Karim Schelkens (°1977) is vice dean of research at the Tilburg School of Catholic Theology (Tilburg University) and a Guest Professor at the Faculty of Theology and Religious Studies (KU Leuven). In 2007, Schelkens obtained his PhD in Leuven, which was crowned with the C. de Clercq Award by the Royal Academy of Belgium for Science and the Arts. He has been a postdoctoral research fellow for the FWO-Flanders and earned a degree in postdoctoral studies at the Canadian Université Laval. As of 2015 he is associate professor of Religious History at Tilburg University. He has also served as Secretary General to the European Society for Catholic Theology (2012-2018), as a member in the NWO-Commission Humanities and Social Sciences, and is part of the Academic Council of UCSIA (Antwerp University).
Dr. Schelkens has authored/editored some twenty academic books and numerous contributions regarding contemporary history of religion in Late Modern Europe, on colonial history and on ecumenism. Currently, he specializes in the field of religious biography. In this regard, Schelkens published acclaimed biographies of Godfried Danneels and Johannes Willebrands. Furthermore, he is active in various international research projects, serving as academic board member of the project on The History of the Desire for Christian Unity (Istituto per le Scienze religiose, Bologna) and as one of the four chief investigators in a project on Vatican II (with Australian Catholic University and KU Leuven). Furthermore, he is member of the European Group in the intercontinental project Vatican II. Legacy and Mandate, and he participates in the research team of the Occidentes project - led by the Gregorian University, Sacro Cuore University and University of Navarra.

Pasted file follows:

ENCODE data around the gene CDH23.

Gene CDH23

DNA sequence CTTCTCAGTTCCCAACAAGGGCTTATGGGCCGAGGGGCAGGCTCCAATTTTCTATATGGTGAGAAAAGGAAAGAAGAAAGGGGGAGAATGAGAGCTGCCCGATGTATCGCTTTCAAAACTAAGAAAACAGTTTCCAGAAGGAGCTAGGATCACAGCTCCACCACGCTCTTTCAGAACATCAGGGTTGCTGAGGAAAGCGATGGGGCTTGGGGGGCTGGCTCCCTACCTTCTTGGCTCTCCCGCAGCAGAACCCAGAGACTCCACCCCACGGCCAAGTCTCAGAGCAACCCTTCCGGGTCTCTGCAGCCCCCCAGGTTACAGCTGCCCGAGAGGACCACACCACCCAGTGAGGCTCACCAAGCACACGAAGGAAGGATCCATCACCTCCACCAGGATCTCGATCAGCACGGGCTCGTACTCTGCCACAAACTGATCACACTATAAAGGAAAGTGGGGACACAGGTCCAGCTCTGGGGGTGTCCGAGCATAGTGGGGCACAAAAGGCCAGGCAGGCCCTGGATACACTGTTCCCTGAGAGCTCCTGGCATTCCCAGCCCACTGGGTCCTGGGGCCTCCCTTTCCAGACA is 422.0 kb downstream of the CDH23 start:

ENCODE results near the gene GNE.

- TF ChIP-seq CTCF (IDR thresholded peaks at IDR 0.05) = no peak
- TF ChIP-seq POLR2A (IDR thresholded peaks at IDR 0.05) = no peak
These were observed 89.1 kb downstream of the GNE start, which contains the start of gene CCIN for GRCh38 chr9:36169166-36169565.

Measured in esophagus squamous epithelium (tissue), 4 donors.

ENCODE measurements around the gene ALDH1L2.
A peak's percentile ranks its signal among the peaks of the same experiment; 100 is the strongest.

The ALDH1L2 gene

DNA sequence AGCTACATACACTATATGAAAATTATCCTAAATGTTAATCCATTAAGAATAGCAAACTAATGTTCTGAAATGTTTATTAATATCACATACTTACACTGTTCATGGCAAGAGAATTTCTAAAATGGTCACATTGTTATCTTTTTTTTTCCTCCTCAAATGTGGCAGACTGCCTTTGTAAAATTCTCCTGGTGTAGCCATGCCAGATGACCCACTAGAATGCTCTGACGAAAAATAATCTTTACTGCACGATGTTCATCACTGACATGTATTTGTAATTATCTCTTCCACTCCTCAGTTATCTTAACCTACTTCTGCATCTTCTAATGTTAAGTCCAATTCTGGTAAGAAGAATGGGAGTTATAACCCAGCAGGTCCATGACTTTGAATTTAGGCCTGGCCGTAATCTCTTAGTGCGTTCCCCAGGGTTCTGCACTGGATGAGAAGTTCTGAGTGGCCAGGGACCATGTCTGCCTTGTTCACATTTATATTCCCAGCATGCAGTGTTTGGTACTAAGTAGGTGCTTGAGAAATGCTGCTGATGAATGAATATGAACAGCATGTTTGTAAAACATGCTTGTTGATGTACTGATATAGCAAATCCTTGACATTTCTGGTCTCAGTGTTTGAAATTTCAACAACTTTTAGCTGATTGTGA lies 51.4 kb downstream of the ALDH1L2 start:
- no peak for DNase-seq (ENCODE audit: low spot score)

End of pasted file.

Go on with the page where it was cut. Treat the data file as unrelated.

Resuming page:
Dr. Schelkens teaches courses offering a basic introduction into the history of christianity in Europe, in its interaction with Judaism and Islam, and with a focus on the philosophical, juridical and political dimensions of the evolution of Christendom. Furthermore, he offers Ma-level courses on modern history of religion (focusing on issues such as the evolution of interreligious dialogue, the relationship between church and state, religious liberty, etc.) as well as an Ma-level seminar introducing students into the methodological and hermeneutic principles of contemporary historical research.